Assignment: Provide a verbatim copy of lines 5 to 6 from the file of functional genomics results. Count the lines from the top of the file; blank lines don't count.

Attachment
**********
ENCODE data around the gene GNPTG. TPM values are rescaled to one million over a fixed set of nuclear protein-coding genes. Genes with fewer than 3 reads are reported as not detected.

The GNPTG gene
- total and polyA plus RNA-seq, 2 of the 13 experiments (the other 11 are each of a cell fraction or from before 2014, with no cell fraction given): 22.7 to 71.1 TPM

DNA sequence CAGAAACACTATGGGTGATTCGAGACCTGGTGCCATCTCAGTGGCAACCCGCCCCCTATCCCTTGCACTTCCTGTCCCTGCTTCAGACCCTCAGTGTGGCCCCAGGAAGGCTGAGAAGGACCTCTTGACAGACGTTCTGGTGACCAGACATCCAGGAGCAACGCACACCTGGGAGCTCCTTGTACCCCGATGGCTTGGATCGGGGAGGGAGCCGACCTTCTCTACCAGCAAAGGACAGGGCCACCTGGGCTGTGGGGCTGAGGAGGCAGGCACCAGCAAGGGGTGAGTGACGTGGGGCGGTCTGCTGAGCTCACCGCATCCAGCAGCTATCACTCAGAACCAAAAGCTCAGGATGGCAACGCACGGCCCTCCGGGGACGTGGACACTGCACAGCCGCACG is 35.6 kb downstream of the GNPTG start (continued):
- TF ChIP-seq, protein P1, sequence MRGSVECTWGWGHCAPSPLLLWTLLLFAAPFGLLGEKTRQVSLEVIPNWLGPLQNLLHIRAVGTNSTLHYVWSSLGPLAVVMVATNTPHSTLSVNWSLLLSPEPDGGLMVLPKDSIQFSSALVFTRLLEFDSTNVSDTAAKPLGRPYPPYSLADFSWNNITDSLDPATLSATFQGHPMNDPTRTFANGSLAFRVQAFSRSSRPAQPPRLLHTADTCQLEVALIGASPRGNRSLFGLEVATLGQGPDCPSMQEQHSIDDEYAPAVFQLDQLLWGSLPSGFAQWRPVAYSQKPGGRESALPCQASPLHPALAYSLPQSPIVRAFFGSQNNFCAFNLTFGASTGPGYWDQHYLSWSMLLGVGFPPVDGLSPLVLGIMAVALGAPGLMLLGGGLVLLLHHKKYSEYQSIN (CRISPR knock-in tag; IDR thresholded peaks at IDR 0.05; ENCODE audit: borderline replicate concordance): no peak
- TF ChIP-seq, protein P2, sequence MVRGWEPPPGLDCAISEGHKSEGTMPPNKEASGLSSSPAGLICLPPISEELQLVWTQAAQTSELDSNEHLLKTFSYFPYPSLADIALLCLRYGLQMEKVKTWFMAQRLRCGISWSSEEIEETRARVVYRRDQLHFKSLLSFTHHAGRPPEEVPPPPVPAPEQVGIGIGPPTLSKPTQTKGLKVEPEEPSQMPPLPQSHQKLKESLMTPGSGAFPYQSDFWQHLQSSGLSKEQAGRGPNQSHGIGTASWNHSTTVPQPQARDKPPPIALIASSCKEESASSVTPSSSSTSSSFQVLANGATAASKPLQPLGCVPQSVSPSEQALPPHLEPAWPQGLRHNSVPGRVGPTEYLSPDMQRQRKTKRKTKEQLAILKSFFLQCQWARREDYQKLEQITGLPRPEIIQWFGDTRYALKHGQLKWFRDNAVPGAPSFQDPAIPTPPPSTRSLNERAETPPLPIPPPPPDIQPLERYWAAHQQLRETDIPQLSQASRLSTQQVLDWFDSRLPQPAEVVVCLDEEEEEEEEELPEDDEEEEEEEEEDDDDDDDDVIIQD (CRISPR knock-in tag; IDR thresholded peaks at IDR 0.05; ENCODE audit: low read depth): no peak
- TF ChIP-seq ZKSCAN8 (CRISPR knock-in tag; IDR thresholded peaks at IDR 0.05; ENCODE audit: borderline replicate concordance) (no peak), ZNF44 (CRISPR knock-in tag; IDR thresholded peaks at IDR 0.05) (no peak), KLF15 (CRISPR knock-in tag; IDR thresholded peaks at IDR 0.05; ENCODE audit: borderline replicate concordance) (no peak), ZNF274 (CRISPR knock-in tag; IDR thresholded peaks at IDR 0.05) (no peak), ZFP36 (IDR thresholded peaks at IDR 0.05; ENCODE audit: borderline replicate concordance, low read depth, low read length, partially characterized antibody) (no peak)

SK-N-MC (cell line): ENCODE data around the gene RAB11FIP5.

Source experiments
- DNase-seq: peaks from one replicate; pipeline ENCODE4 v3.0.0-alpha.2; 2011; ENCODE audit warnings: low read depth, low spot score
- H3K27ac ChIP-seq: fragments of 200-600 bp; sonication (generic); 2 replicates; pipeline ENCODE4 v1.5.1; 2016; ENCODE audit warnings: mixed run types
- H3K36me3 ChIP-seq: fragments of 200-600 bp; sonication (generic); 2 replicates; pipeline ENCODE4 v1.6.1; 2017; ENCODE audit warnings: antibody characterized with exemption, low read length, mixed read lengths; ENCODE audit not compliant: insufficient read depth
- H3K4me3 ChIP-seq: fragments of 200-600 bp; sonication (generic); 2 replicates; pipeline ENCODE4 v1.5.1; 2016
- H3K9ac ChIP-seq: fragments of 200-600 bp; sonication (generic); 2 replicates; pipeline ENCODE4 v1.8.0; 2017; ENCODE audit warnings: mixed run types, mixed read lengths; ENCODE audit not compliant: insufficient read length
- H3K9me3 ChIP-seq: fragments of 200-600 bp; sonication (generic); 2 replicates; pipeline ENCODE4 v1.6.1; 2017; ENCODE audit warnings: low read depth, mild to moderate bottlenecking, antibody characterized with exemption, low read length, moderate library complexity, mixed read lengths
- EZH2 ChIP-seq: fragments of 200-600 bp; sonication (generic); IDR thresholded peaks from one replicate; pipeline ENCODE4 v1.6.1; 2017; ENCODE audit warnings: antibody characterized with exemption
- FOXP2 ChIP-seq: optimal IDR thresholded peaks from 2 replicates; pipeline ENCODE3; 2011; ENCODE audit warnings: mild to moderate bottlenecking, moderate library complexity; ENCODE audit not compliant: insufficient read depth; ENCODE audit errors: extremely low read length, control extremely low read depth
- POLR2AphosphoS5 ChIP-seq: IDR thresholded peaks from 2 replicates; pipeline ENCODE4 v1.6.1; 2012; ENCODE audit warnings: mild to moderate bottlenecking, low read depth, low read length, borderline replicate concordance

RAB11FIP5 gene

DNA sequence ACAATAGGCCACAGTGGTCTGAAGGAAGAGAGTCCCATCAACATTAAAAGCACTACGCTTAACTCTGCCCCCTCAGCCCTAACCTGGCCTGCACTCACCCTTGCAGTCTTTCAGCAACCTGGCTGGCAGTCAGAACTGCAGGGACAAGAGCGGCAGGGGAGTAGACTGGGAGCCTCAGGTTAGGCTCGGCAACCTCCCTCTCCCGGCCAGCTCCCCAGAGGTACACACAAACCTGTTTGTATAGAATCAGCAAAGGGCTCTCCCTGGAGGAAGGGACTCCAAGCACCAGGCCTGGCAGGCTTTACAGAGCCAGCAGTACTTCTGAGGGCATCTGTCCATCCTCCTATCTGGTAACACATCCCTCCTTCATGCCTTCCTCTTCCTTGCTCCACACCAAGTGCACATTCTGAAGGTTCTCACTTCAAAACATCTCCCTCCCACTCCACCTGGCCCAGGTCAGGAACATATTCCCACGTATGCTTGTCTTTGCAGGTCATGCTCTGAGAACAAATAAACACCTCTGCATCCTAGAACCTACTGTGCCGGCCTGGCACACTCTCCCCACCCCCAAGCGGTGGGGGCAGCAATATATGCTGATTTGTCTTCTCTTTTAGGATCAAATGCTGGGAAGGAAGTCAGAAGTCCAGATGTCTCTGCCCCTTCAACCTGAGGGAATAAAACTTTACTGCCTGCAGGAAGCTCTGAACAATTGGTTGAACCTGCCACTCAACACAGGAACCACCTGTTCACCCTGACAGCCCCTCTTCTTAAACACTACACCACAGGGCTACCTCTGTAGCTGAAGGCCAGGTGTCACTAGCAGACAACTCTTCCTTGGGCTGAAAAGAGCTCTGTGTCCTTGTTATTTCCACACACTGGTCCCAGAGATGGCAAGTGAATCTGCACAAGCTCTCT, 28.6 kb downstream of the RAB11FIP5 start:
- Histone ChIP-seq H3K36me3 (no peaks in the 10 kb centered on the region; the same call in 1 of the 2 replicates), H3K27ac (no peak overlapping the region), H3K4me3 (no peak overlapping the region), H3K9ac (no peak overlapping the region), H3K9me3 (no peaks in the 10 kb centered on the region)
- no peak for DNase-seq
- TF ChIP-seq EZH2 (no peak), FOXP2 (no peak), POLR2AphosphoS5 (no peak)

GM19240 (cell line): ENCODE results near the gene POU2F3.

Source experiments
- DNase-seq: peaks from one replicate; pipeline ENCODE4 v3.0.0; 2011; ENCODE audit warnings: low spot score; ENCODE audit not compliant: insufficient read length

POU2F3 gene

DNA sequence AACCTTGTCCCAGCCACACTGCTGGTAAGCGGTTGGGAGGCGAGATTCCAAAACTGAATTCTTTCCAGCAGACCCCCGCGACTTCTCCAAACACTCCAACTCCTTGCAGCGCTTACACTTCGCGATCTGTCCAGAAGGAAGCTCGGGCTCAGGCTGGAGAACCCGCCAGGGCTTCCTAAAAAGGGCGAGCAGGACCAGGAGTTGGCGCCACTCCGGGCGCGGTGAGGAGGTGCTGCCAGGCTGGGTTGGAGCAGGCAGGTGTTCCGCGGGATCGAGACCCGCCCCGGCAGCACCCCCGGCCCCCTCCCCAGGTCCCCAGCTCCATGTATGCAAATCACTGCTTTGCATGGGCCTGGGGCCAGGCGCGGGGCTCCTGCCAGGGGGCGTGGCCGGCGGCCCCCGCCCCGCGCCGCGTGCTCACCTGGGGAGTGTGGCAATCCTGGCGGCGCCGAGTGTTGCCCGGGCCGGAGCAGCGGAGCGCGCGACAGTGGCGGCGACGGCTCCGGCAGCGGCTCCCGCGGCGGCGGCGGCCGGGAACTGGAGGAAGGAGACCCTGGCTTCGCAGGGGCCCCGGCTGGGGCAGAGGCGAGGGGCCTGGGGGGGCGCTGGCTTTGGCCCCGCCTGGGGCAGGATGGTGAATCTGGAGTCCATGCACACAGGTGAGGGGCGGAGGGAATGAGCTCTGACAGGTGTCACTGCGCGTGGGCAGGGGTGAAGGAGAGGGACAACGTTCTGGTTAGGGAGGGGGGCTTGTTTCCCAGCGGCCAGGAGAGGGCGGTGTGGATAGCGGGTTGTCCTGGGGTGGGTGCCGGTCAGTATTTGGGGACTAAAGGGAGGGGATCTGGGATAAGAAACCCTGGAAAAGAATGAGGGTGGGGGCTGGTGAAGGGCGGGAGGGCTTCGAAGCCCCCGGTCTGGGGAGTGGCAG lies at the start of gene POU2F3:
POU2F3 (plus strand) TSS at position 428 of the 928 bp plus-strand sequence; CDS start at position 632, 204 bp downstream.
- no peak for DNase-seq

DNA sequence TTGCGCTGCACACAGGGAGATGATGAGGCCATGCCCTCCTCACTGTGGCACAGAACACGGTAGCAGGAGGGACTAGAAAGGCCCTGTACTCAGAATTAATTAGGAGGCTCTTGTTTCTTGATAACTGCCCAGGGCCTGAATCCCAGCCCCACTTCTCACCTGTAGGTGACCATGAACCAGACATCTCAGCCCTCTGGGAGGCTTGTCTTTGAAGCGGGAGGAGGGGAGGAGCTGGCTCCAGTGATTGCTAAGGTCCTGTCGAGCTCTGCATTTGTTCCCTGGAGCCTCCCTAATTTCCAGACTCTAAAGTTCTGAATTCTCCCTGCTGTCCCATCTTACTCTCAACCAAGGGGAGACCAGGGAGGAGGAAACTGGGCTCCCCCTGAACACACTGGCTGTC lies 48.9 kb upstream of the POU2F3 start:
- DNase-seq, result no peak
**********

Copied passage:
- TF ChIP-seq, protein P1, sequence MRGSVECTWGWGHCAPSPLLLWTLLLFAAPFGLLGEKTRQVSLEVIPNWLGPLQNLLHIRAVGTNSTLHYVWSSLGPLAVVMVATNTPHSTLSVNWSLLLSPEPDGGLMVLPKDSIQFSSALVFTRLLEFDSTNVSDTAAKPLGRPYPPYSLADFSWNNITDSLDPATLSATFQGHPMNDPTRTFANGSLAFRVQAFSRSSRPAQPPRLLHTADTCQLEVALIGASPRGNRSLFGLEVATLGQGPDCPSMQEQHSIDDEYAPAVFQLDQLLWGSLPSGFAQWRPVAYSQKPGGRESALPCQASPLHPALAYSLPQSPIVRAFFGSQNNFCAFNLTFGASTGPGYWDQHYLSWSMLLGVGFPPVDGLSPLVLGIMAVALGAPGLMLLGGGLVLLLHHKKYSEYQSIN (CRISPR knock-in tag; IDR thresholded peaks at IDR 0.05; ENCODE audit: borderline replicate concordance): no peak
- TF ChIP-seq, protein P2, sequence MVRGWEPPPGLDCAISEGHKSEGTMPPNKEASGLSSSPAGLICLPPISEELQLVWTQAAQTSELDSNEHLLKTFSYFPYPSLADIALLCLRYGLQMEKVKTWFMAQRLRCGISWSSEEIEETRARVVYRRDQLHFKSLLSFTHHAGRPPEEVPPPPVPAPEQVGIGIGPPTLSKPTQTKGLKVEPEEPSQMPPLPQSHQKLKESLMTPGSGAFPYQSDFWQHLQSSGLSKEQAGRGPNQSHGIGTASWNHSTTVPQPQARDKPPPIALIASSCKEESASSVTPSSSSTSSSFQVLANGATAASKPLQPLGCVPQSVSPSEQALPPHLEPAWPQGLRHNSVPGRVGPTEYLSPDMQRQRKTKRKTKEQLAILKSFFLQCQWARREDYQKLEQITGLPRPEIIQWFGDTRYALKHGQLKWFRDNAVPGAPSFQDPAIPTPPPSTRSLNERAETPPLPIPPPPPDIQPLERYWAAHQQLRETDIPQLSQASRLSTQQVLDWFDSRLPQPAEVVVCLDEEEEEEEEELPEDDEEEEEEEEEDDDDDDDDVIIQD (CRISPR knock-in tag; IDR thresholded peaks at IDR 0.05; ENCODE audit: low read depth): no peak